The ML2.7 earthquake is the left corner of this image, a bit far away from TFZ earthquake zone. Copyright of this image belongs to Icelandic Met Office.

The ML2.7 earthquake seen from Sauðárkrókur geophone that I am going to run until December 2011. Sadly, no live gif image of it due to network issues. Please note that this geophone is in a noisy location. This picture is released under Creative Commons Licence. See licence web page for more details.

The ML2.7 seen on Hvammstangi geophone. Sadly, no live gif image of it due to network issues. This picture is released under Creative Commons Licence. See licence web page for more details.

I do not know if there are going to be more earthquakes in this area. But it seems that this earthquake has happened in a area with known faults from post-glacial times (they are on my geological map of Iceland). So for now all that can be done is to wait and see what happens next this this area. But I am not expecting anything special in terms of more earthquake activity. There are no active volcanoes in this area.

Few points about Iceland geology

Here are few points about geology in Iceland (just because I cannot sleep at the moment). This is also a offshoot of this blog post here.

The basic thing that needs to be known about Iceland is the fact that it is just a island over a hot spot. In every other terms it behaves as expected by a volcanic island on a rift zone. There is a lot known about Iceland geological features and volcanoes. But there is also a lot unknown at the moment. There is nothing mysterious or strange about that. We just don’t know this at the moment, but in the future we hopefully are going to know this. As each eruption or earthquake swarm teaches us more about Iceland and how it works.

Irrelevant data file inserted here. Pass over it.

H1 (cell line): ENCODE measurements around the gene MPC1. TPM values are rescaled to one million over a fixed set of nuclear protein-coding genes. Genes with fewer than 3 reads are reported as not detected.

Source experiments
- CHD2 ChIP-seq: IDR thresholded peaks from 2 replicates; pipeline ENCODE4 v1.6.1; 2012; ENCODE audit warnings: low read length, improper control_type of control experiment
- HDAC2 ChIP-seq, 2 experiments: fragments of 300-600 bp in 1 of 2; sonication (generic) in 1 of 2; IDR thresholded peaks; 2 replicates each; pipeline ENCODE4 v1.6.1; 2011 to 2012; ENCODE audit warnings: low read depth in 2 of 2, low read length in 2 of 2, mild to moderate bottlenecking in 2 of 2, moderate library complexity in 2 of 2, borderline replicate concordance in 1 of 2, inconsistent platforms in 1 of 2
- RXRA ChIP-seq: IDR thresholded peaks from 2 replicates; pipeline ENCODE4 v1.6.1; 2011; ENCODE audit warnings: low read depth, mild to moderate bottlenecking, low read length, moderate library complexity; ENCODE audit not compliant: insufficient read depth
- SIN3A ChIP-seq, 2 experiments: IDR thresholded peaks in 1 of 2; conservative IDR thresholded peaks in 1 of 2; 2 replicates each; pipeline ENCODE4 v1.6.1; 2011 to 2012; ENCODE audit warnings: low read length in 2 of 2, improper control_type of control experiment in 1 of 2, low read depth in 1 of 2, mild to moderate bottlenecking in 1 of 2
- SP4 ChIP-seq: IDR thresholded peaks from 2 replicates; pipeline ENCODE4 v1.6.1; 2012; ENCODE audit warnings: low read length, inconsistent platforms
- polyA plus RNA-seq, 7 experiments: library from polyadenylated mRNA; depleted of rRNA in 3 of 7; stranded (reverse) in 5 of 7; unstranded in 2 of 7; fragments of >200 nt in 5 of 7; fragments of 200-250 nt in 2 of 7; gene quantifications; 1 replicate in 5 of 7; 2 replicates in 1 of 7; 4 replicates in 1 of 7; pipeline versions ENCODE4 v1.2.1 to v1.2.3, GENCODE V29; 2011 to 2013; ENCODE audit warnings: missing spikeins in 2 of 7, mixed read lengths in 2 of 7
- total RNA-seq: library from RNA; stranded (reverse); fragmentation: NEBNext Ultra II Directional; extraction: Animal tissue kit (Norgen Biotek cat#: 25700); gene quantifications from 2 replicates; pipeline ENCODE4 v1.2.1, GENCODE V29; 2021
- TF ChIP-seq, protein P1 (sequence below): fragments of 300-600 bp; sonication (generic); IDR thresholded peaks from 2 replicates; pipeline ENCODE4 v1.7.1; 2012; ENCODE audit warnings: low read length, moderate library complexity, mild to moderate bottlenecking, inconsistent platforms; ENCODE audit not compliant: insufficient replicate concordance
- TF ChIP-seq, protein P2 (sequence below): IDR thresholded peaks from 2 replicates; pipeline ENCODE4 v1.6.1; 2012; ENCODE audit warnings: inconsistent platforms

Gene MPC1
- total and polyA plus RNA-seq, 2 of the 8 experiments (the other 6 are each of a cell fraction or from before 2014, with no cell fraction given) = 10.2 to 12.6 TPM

I have seen a lot of wrong things about geology in Iceland on this blog in past few days. For instance the claim that energy travels trough a fault zone with N-S bearing (mostly). The volcanoes in question where Hengill volcano and Hekla volcano. This volcano do not exchange energy over SISZ. It simply just does not happen, as law of nature does not allow for it to happen. The following natural laws prohibits this energy transfer (and there is no way around it), Laws of thermodynamics, Inverse-square law, Conservation of mass, Conservation of energy, Momentum, Angular momentum and whole a lot of other physical laws that apply in nature.

I know one of two thing about physics too. As I fully apply that when I am considering what a volcano or a earthquake swarm might be up to in Iceland.

The evolution of Iceland during the past ~20 million years is also a factor in this. As there are many fully formed rift zones, but there is also a lot of failed rift zones in Iceland. There might even be new failed rift zones being formed today. But it impossible to know that for sure at given time. Since we have no way of knowing what is “new” and what is “old”. Research into this matter is going to shed some light on it. But that might take years of hard work of scientists for years to come.

The basic evolution of Iceland from 15milyr ago until the today. Copyright of this image belongs to its owner.

This is the best picture that I know of what they think is the Iceland hotspot. Copyright of this image belongs to its owner.

There is also the thing about the crust in Iceland. But it is believed that part of it might be from a old continent. But majority of it is currently covered with newer layers of rock and sediments. But studies have also suggested (or proved) this. The following papers can be read on this subject.